Senator Chuck Schumer introduced S-2427, the Disability Integration Act, on December 5, 2015, to counteract discrimination in Medicaid funding which is disproportionately allocated towards nursing home services. One effect of the bill could be to force States to allocate funds within their Medicaid budgets for Home and Community-Based Services (MLTSS-HCBS) for Medicaid applicants who can reside in the community with adequate long-term services and supports. Some States have no HCBS program at all because it is a “waiver” of the federally-mandated institutional Medicaid program, which pays for nursing home care for eligible individuals. Other States have so few slots that a person who applies will never come off of the waiting list.
According to the gov.track summary, “States, local governments, or insurance providers may not discriminate against such individuals in the provision of community-based services by: (1) imposing prohibited eligibility criteria, cost caps, waiting lists, or payment structures; (2) failing to provide a specific community-based service; or (3) requiring an individual to receive a service in a congregate or disability-specific setting.”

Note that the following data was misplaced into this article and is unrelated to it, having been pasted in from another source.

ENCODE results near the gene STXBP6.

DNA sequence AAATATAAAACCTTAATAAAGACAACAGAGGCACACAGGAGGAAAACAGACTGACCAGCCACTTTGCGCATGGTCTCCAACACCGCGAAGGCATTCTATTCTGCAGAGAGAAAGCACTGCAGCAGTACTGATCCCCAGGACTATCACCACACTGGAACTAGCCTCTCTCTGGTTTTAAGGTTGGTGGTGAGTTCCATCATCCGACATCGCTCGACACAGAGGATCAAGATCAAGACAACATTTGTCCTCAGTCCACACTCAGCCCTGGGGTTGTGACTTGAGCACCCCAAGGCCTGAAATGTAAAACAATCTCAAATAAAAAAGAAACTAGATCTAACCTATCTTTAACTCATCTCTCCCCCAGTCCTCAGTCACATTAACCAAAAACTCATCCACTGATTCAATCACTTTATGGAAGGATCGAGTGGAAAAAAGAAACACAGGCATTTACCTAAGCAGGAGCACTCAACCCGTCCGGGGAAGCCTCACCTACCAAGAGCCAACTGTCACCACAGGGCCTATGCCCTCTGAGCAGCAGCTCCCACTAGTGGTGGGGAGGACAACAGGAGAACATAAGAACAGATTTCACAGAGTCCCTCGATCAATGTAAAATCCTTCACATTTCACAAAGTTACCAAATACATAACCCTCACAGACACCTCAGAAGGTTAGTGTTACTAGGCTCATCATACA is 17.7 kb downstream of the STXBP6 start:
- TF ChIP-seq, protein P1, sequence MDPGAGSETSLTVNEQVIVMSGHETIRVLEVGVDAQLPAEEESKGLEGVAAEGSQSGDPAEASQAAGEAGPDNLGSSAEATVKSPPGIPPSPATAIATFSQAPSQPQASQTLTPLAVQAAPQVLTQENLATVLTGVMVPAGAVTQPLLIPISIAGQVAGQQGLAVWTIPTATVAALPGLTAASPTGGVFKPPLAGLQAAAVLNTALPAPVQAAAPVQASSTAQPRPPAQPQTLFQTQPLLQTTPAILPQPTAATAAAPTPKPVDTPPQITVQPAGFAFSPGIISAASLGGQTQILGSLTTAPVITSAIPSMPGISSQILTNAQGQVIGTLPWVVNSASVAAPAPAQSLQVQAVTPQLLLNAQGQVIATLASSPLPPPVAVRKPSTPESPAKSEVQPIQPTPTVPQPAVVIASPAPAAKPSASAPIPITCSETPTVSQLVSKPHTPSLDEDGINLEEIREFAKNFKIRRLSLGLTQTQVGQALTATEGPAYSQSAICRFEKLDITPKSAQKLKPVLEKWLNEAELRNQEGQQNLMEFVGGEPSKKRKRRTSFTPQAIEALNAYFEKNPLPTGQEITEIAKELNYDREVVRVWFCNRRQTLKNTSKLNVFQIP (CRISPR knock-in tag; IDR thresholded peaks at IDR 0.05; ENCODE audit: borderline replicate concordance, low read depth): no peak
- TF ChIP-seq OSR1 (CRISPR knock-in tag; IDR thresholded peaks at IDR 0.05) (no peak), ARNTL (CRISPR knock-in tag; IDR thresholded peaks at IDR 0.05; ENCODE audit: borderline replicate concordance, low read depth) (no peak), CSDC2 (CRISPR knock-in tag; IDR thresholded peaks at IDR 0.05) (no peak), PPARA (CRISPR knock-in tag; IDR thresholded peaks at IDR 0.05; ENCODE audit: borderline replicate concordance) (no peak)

This Bill is an important step to get Congress talking about how to implement a community-integration mandate that dates back to the U.S. Supreme Court’s decision in Olmstead. It is a crying shame that a Medicaid-eligible frail disabled or aged person has to leave their community and move into a nursing home — or remain in a nursing home after their post-hospital care rehabilitation — when they could thrive in the home environment, just because the Medicaid dollars are only available in the nursing home.
New Jersey has an HCBS program for Medicaid applicants, but it is only a part-time program. It used to be called “Global Options,” and previously, there was an income cap which barred people whose monthly income exceeded three times the federal poverty rate. Fortunately, that restriction was lifted, so now, home care applications are expanding. Read my next post for more about the process.
For legal advice and help with your Medicaid application or appeal, call us at … 732-382-6070